Personal protective equipment and clothing
The Welding Technology Institute of Australia (non-Queensland Government link) has issued a Technical Note on Health and Safety in Welding that provides practical advice on managing the risks associated with welding.
TrainingWelders should be suitably trained and experienced for the work to be performed to minimise risks and hazards.
When choosing someone to do welding work make sure the person has the necessary level of competence to do the work safely.
•the person’s qualifications or statement of attainment;
•if the person holds a certificate issued by the Welding Technology Institute;
•if the person can demonstrate recent experience and complete a weld test.
Personal protective equipment and clothingWelders should consider using appropriate protective clothing which should include: a shield or helmet with a filtered lens; fire resistant gloves; a leather apron; boots; leather spats; a felt skull-cap or beret and preferably overalls.
All protective clothing and equipment should be kept clean and in working order to ensure its longevity and protection.
DangersThe dangers associated with welding include:
•The arc – the temperature can reach 6000 degrees celsius. The intense ultraviolet and infra-red rays can be harmful to both the welder and anyone else nearby. It is not unusual for welders who are not wearing overalls to suffer symptoms similar to extreme sunburn.
•The fumes – depending on the item being welded, in the open air, fumes may be adequately dissipated. However, in confined spaces fumes may be hazardous to health and precautions should be taken. Where it is not possible to ensure good ventilation, a suitable respirator should be worn.
•The volatile combination of heat and gas – fatalities have resulted where drums and other containers have exploded as a result of some welding or cutting work. The nature of the previous contents should be established to ensure that any heating does not liberate toxic fumes or cause an explosion.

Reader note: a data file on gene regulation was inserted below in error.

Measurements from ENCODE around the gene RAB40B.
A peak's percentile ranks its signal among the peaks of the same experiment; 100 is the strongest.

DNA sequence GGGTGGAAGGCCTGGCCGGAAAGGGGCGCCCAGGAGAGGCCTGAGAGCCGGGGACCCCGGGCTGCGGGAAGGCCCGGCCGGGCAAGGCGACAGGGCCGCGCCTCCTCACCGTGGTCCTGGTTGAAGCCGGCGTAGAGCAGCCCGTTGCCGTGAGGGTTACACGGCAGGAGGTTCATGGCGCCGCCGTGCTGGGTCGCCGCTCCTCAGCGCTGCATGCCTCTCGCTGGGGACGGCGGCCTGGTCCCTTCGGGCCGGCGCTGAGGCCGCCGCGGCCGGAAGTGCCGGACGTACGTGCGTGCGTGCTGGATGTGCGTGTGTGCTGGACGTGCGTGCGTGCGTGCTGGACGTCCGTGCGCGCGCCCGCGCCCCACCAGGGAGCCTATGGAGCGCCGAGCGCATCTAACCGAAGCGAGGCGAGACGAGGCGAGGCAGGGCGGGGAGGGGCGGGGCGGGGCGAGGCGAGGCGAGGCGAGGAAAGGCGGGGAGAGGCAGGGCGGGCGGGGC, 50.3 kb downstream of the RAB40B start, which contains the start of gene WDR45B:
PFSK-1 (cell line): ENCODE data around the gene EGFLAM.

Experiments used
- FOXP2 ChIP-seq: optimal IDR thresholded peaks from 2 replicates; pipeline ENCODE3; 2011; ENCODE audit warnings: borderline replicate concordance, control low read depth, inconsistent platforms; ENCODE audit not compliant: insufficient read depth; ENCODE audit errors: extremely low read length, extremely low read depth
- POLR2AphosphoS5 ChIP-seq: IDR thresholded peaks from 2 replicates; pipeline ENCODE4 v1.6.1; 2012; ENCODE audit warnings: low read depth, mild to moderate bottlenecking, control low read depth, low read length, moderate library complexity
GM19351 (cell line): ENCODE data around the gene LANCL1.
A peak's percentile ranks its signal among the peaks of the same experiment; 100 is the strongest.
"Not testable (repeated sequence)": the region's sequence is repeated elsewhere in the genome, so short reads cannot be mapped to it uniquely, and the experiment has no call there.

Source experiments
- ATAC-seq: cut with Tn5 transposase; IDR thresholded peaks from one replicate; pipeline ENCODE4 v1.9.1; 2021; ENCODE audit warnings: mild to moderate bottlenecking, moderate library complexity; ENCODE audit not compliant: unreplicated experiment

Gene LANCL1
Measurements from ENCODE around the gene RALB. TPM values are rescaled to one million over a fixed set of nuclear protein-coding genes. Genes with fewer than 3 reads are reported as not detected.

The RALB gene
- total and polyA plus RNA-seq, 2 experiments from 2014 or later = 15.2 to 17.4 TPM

•The finished work will be very hot.
•The electrical circuit – the electrical circuit is perhaps the greatest hazard to the welder. The risk of electrical shock is high and welders should note the following points:
◦Never attempt to connect or change welding cables before switching off the power at the mains first.
◦Always install the welding machine as near as possible to the power point.
◦Always keep the welding machine terminals and cable connections clean and tight – only use welding cables that are fully insulated throughout their entire length.
◦Work on a well insulated floor wherever possible.
◦Wear rubber insulated shoes.
◦Always wear dry gloves when handling equipment that is live, e.g. when placing an electrode in a holder.
◦Always get a qualified electrician to do any electrical repairs.
◦Do not attempt to use gas pipes or water pipes as part of the welding circuit as explosions or shocks to other workmates may result.
Gas welding•Gas leakage is one of the greatest risks involved with gas welding. Leaking fuel gas is usually recognised by odour. Oxygen leaks are potentially more dangerous as they are usually not recognised easily.
•Leaking oxygen leads to an oxygen enriched atmosphere where normal events such as naked flames, cigarettes, sparks and electrical faults become more dangerous situations. Oils and greases may spontaneously ignite in the presence of pure oxygen.
•Under no circumstances should any fittings of oxy-acetylene equipment be allowed to be contaminated with grease or oil.
•Regulators can fail in two ways – by the controlled forward flow of gas which is known as regulator creep or by the reverse flow of another gas in the gas lines. Regular maintenance should avoid these situations.
•Either of these failures can be recognised by a higher than expected reading on the operational or low pressure gauge. The gauge needle creeps beyond the pressure set for actual welding or cutting.
•Excess pressure or the presence of a different gas in a regulator can cause fire and explosion in varying degrees of severity, resulting in damaged equipment and operator injury.
•Operators should never use equipment fitted with a regulator in which a creep condition is known to exist.
•Use the correct colour and type of hoses and fittings recommended by the manufacturers. Copper must never be used on acetylene lines as substances which may spontaneously detonate are formed.
•Flashback arresters should be fitted to all oxy-acetylene equipment to overcome the danger of flashback.
•Oxy-acetylene equipment should not be left near hot equipment or metals which could burn the leads. Gas leaks can be tested by using soap and water.
•Proper attention to maintenance of equipment is necessary to prevent accidents.
•Don’t smoke when welding or near welding and don’t keep your lighter in your pocket – it could explode. Simple prevention may save your life.
Last updated 24 December 2010
Reference: Qld Workplace health & Safety